Yves here. Readers asked our Japan-watcher Clive for his take on the snap election in Japan, where voting takes place this Sunday. Contrary to the norm for Japanese politics, there may be less here than meets the eye. In addition, Clive provides an update on Japanese media and official statements on the TransPacific Partnership negotiations.
By Clive, a regular Naked Capitalism commenter and self-confessed Japan-o-phile
(translation – “putting a nickel out as cat food”, or in other words, doing something completely useless. As we’d say in England, “that’s about as much use as a chocolate teapot”)
I’ve been following the story of the Japanese election, but unfortunately it has been a complete non-event – in so far as it has merely gone through all the expected stages with all the familiar actors making all the usual moves. What would definitely have been worth more detailed reportage and analysis was if any of the left leaning (perhaps “alternative”, as in an alternative to the dominant Liberal Democratic Party or LDP, is a better word) parties had used the opportunity to elucidate even semi-coherent alternatives to what the LDP is offering. But no.
For those who need a recap, incumbent Prime Minister Abe called a snap election in what was billed as a referendum on so-called “Abenomics”. “Abenomics” didn’t amount to much more than a dose of neoliberalism in terms of economic policy (monetary easing and aiming for fiscal neutrality if not outright retrenchment) with some territorial posturing and a potential mild resurgence of militarism thrown in for good measure. In other words, pretty much the last things Japan needed. It was, however, like all elections a gamble and it has been a useful illustration of the resultant staleness of Japanese politics – reflecting, it has to be said, a similar malaise in both U.S. and European politics too (Scotland, Greece and perhaps Italy or Brazil in South America being honourable exceptions).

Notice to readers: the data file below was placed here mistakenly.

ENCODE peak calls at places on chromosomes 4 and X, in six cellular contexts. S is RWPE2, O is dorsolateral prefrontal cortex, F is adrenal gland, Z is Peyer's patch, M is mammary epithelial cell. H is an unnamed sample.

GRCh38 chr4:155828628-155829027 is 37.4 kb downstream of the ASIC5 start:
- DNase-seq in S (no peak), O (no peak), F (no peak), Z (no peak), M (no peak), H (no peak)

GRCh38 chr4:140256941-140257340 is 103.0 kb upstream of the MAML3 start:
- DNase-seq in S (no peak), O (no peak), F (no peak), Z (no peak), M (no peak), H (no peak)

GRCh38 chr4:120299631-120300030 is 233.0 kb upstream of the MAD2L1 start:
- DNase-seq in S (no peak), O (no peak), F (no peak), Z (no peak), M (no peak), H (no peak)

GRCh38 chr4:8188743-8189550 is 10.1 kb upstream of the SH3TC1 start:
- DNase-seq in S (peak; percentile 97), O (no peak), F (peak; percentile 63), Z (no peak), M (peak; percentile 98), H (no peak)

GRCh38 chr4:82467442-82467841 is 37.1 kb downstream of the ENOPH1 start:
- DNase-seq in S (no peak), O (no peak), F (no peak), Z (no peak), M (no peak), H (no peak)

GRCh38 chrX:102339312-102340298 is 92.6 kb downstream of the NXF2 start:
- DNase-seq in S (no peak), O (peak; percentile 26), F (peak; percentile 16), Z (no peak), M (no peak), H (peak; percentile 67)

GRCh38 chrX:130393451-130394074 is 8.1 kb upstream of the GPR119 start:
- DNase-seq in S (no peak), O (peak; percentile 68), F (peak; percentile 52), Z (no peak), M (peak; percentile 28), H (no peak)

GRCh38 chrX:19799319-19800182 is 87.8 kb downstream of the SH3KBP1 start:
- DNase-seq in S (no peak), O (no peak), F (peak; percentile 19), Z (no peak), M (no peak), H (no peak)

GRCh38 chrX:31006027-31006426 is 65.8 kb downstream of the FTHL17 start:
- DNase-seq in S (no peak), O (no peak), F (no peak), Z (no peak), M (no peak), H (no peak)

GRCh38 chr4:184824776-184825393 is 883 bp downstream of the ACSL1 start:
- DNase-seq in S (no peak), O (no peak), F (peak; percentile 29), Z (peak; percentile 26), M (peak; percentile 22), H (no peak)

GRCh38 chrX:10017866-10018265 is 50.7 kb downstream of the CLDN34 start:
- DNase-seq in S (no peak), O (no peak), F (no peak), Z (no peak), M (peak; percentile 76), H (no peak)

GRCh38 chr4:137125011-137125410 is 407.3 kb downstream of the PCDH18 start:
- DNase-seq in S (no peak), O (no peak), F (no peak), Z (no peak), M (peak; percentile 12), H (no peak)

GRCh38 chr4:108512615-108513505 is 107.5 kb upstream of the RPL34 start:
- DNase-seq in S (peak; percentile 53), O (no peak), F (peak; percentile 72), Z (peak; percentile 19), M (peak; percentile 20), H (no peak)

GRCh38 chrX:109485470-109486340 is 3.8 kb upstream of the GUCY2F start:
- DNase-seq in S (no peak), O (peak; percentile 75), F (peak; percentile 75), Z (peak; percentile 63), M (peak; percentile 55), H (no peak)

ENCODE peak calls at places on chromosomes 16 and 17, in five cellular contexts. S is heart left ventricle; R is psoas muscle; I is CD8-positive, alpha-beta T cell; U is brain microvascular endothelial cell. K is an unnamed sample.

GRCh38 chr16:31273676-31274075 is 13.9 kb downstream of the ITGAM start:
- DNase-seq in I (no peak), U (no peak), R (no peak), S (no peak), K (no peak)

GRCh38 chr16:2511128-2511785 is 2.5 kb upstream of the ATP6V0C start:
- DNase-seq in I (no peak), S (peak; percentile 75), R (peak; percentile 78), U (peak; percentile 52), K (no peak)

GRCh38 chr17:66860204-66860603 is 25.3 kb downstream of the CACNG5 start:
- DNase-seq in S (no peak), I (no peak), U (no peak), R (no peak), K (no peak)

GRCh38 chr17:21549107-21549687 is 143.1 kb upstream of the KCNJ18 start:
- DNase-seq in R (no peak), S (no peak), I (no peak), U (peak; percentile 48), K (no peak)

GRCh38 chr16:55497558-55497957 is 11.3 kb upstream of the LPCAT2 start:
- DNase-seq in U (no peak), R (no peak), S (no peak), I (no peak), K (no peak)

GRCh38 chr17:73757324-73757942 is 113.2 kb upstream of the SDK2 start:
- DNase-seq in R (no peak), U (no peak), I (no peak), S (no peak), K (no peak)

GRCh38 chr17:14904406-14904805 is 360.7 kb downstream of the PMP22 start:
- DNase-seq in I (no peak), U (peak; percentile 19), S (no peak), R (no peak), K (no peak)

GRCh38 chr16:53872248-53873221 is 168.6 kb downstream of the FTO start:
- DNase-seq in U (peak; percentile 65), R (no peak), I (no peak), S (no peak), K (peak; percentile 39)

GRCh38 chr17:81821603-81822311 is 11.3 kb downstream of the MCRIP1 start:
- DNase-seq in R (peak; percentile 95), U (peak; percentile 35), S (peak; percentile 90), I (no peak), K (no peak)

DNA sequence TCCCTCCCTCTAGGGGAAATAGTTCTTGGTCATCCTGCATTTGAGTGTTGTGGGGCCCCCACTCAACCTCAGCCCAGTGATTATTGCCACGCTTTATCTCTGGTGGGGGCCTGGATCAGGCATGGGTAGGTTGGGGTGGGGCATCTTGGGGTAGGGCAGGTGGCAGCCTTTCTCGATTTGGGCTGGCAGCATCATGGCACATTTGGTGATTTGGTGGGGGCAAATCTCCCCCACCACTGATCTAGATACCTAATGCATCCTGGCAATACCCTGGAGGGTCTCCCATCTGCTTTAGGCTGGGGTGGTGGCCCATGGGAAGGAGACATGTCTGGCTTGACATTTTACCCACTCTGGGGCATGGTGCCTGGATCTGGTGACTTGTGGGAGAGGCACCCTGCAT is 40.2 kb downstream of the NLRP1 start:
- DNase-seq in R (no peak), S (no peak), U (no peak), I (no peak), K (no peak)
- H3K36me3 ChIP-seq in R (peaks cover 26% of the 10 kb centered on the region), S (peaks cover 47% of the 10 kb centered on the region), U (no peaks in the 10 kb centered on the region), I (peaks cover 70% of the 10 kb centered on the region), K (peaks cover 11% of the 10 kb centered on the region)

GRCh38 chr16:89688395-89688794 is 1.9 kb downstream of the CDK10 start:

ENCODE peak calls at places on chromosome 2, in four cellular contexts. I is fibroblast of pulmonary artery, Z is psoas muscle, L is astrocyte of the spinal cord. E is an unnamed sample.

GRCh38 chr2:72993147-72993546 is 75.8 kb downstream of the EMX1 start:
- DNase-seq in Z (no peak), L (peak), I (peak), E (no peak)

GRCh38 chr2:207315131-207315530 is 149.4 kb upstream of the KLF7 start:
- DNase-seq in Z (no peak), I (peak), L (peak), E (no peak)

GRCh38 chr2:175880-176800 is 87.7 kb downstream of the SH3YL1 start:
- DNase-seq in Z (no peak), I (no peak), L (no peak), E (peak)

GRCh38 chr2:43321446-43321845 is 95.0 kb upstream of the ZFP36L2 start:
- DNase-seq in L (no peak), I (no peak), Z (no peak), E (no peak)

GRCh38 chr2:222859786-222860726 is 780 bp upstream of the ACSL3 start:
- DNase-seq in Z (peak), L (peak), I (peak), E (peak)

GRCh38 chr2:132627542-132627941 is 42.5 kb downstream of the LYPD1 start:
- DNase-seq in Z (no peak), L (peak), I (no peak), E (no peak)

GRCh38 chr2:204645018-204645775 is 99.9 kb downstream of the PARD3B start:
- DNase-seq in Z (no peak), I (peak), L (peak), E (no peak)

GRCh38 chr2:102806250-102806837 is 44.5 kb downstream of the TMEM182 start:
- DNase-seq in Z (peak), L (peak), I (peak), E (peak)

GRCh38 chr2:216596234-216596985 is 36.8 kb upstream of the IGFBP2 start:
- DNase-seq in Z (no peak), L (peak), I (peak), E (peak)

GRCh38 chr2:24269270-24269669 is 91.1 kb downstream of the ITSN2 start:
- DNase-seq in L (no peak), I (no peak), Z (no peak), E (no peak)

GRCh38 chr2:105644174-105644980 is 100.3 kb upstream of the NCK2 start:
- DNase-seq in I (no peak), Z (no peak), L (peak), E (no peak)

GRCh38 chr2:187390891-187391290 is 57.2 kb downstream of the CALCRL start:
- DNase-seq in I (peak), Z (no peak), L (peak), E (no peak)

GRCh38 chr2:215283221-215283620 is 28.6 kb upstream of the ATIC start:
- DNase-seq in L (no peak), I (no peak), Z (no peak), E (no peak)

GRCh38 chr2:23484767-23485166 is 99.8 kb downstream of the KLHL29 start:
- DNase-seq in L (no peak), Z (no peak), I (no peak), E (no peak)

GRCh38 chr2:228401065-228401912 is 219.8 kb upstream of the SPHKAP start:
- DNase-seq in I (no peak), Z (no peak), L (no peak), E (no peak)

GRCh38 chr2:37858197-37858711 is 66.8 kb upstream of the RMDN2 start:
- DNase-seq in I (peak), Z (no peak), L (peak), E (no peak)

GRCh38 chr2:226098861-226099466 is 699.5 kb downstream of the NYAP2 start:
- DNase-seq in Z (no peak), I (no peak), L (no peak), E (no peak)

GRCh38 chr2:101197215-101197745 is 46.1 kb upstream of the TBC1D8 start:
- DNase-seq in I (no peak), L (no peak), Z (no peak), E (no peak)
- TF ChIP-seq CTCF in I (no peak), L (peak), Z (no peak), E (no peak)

If ever there was a political establishment which wasn’t that weighed down by baggage of conventional economic thinking, it was Japan’s. Japan has not been slow to cast its ideological net around in the hope of catching some good ideas about how to manage a country’s economy. Unfortunately, in Japan as elsewhere, new economic thinking struggles to get coverage in anything other than a few outlets operating way, way outside the mainstream. I’m giving the LDP more tolerance than it probably deserves by saying that, in seeking what is effectively a mandate to halt further rises in sales taxes, Abe is at least willing to consider following a “deficits don’t matter” policy.
What are the other options being offered to the lucky Japanese voters? Being a sucker for lost causes, I read through the entire manifesto of the Japanese equivalent of the Democrats (the Democratic Party “Minshutō”) and, like the Japanese, went in search of anything resembling a meaningful expression of unconventional or even fresh policies.